Many others have written about their sadness at its passing - I am amazed that it kept going so long. This was due to hard work from its staff and the generosity of its various owners, notably Sir Tony O'Reilly. It was clear from the start that it was underfunded and remained so most of its life. Covering the losses was funding - by the million - but it meant there was never too much expansion.
As managing editor (twice) I saw the figures on a daily basis and they were never good. The failure to buy the Observer in the 90's, which would have led to a merger with the Independent on Sunday, was crucial. That would have transformed the finances (I had a list in my pocket of who would go and who would stay). Some forget that Rupert Murdoch's price war had some of its bullets paid for by The Independent, which put its price up. Those defecting readers never came back. And it is worth noting that without Murdoch winning the battle with the print unions at Wapping there would have been no Independent. The drop in the price of entry was crucial.
But all these tactical errors cannot get away from the fact that, since the double whammy of the recession hitting advertising and the rise of digital hitting circulations, all newspaper businesses have got to turn themselves into media businesses. No one has yet found a way to pay for journalism online which is why most continue with their print versions because they still bring in revenue, albeit at a fast declining rate. Everyone is waiting for something to work.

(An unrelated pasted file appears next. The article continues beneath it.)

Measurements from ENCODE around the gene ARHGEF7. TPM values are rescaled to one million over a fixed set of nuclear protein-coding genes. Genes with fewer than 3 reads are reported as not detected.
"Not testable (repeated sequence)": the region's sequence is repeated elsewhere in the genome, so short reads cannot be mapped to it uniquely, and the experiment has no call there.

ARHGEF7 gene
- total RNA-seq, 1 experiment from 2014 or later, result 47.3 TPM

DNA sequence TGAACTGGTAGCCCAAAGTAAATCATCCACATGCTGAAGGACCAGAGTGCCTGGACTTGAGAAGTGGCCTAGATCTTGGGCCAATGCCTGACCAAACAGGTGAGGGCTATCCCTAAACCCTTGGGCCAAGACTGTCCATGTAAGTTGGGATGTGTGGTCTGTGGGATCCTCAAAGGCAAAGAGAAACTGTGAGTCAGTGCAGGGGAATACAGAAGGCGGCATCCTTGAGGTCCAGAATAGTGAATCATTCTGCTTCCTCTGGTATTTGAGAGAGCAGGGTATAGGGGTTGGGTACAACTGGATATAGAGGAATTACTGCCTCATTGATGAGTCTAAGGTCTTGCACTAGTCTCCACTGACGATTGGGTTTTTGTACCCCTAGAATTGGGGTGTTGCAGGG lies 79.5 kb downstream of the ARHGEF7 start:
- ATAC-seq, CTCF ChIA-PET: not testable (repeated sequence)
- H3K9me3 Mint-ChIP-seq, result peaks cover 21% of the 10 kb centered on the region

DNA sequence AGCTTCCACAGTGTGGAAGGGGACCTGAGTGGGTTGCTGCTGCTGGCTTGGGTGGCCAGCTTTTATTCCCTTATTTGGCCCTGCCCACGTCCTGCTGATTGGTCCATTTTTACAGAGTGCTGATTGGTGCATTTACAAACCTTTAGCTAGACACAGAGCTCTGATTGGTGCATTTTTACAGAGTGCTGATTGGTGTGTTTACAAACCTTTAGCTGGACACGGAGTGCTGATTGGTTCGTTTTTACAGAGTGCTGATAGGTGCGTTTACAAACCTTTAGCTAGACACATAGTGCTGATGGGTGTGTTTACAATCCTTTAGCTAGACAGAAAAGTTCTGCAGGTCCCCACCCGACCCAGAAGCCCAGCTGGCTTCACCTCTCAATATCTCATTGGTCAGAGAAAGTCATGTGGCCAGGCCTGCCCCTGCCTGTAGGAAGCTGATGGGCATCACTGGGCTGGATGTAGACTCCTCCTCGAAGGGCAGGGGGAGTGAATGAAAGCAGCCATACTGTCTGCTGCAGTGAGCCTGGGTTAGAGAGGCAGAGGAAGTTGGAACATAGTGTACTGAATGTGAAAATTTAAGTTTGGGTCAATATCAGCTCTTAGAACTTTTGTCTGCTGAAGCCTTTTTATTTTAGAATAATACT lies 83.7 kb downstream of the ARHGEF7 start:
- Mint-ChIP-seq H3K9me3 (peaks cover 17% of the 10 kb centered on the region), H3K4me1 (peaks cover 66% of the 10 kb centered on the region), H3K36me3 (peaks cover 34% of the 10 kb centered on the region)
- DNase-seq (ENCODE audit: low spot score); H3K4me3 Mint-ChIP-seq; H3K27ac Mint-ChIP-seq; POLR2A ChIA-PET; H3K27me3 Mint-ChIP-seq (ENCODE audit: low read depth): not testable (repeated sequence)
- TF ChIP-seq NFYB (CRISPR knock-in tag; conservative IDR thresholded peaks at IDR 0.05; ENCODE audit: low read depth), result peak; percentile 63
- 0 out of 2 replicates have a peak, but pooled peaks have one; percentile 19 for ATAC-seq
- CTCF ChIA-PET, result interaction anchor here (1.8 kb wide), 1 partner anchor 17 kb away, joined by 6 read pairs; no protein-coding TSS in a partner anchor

It seems a long way from the day I went up to the nearest Majestic wine shop from the Independent's City Road office and bought all the champagne they had. The editor announced to the journalists that the circulation had reached its high water mark of 430,000 and overtaken The Times. I have never seen a newsroom get so comprehensively legless so quickly as that night.